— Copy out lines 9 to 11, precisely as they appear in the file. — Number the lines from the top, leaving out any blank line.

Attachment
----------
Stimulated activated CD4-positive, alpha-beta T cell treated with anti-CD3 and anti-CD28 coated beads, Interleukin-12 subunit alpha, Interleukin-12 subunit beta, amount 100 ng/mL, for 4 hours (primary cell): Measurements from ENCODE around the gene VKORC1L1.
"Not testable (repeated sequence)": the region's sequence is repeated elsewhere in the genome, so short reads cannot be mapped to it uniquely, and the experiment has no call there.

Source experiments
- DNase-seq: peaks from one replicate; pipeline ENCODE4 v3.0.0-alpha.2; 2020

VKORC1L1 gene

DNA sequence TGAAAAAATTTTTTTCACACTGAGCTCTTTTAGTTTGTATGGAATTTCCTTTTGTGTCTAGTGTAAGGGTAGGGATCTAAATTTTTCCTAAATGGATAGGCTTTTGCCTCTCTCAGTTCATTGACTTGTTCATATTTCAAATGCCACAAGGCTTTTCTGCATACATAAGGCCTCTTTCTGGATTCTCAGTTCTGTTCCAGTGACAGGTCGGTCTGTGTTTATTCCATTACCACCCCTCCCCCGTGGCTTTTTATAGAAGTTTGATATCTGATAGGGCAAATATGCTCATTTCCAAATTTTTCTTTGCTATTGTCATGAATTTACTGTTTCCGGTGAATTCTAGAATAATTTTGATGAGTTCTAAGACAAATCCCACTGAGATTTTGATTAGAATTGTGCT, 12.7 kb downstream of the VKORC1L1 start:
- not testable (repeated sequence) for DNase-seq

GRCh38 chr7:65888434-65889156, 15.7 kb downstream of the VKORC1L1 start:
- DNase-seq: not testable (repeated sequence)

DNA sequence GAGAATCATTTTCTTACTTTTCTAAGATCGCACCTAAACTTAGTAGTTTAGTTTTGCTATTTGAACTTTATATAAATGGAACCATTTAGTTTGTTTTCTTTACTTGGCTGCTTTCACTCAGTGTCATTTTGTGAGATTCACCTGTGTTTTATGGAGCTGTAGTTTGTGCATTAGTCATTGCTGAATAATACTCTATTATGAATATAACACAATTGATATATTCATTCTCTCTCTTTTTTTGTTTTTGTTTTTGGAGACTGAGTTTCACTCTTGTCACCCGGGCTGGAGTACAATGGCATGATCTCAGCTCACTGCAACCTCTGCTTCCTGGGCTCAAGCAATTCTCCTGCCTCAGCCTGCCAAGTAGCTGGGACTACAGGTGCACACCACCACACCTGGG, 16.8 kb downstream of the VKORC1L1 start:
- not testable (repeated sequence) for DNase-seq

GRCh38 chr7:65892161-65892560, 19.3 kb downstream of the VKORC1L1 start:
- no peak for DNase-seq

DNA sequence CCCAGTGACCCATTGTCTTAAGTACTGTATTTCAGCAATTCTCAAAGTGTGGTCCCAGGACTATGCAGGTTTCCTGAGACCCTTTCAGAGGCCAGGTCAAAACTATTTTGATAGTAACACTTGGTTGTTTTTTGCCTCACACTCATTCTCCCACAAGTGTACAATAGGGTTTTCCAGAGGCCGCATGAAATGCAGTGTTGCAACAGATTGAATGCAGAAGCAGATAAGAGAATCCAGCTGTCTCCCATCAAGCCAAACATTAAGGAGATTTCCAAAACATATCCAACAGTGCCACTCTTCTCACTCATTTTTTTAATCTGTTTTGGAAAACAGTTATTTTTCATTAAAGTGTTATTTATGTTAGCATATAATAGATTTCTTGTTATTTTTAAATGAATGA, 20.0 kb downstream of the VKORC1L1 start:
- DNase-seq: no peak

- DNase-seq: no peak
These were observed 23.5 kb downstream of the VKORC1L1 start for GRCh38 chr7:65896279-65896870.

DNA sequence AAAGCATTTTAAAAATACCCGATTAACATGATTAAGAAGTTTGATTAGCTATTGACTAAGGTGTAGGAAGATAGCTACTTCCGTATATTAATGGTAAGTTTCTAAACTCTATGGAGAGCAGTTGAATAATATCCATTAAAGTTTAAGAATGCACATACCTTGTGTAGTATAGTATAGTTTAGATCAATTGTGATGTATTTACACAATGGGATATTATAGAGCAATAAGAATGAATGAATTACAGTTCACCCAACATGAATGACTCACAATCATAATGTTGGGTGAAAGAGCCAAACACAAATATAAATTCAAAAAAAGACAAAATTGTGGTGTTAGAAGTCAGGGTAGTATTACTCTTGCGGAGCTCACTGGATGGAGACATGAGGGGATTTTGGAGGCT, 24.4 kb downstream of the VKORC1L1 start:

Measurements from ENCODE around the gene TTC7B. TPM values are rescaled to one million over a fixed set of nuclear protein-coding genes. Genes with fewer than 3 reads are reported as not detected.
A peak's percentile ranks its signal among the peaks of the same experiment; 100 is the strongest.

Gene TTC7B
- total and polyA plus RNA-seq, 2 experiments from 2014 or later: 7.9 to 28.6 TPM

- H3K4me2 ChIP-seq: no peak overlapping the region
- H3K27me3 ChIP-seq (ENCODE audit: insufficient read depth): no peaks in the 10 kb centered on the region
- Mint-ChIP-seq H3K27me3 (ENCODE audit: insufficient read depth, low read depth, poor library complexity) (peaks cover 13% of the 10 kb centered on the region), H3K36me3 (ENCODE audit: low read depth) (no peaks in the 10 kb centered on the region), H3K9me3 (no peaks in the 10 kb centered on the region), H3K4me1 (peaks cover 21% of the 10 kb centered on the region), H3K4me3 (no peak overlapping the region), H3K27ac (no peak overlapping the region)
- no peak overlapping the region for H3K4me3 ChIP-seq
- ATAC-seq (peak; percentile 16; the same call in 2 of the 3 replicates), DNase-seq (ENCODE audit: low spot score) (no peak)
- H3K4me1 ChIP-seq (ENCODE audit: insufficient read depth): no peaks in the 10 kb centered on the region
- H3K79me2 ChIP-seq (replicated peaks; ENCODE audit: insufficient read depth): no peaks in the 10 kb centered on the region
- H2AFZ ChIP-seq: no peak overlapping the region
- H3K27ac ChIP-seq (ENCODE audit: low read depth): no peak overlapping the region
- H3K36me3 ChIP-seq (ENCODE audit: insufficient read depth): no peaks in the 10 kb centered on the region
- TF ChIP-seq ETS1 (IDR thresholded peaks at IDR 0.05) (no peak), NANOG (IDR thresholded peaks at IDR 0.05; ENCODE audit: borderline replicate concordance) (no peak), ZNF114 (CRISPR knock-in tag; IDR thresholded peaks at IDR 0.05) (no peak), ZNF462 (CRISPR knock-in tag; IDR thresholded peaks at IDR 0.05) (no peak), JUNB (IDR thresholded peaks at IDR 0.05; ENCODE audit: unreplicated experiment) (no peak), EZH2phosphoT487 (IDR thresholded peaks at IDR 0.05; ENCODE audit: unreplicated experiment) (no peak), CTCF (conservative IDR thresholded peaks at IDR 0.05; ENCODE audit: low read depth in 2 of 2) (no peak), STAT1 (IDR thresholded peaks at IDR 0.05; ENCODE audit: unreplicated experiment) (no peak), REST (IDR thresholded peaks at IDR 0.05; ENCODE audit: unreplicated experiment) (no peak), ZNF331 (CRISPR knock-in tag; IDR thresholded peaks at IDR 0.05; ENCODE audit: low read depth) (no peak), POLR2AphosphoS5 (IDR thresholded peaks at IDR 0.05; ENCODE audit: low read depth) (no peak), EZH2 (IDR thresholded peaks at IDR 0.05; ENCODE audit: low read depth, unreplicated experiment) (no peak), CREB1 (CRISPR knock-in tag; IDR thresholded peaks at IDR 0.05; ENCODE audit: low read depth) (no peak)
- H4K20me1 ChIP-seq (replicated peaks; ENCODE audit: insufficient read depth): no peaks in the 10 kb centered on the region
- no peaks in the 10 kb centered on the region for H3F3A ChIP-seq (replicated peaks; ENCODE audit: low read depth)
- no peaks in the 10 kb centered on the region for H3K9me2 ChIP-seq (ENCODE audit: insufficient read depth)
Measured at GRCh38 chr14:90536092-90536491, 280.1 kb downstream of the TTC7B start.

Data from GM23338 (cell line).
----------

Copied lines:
- DNase-seq: not testable (repeated sequence)

DNA sequence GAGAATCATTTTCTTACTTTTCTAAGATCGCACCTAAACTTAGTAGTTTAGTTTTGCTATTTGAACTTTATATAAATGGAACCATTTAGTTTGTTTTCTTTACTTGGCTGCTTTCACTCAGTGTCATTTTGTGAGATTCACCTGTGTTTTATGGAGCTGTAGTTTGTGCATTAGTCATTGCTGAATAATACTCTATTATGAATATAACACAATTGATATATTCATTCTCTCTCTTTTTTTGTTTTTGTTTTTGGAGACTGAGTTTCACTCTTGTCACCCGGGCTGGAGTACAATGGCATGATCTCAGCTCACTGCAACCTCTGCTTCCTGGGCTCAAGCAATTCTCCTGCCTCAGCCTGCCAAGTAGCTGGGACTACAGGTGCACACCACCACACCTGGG, 16.8 kb downstream of the VKORC1L1 start:
- not testable (repeated sequence) for DNase-seq